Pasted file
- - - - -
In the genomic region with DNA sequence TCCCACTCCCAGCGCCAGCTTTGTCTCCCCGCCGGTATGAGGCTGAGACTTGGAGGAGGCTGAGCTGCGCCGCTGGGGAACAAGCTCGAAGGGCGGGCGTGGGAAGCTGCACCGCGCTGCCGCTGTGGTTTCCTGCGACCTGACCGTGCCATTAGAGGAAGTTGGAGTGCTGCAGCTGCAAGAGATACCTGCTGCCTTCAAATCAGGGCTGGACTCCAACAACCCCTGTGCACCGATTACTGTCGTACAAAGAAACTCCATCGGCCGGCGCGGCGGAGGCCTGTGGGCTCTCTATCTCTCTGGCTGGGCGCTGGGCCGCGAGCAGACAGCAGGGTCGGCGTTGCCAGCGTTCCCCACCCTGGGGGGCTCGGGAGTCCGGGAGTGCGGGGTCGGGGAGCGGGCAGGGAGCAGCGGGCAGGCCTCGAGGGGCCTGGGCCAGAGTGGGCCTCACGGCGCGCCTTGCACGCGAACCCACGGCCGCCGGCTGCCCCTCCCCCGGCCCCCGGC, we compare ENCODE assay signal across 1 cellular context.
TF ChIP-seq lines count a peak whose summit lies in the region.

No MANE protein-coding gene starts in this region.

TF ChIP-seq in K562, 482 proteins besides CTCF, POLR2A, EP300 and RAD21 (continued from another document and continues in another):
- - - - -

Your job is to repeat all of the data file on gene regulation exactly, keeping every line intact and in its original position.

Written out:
In the genomic region with DNA sequence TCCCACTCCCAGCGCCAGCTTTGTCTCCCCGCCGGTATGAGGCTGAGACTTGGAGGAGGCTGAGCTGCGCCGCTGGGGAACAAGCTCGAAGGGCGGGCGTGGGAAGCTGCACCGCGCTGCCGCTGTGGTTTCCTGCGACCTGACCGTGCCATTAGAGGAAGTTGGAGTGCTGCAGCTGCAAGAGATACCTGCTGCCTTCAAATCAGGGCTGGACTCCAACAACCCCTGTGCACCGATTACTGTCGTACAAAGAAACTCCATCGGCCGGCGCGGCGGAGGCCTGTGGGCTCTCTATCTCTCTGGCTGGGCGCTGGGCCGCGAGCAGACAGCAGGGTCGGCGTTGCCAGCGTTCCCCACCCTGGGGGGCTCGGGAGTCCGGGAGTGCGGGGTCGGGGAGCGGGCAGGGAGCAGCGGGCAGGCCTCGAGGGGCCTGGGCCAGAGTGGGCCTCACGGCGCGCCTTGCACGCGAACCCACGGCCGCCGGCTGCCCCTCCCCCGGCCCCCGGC, we compare ENCODE assay signal across 1 cellular context.
TF ChIP-seq lines count a peak whose summit lies in the region.

No MANE protein-coding gene starts in this region.

TF ChIP-seq in K562, 482 proteins besides CTCF, POLR2A, EP300 and RAD21 (continued from another document and continues in another):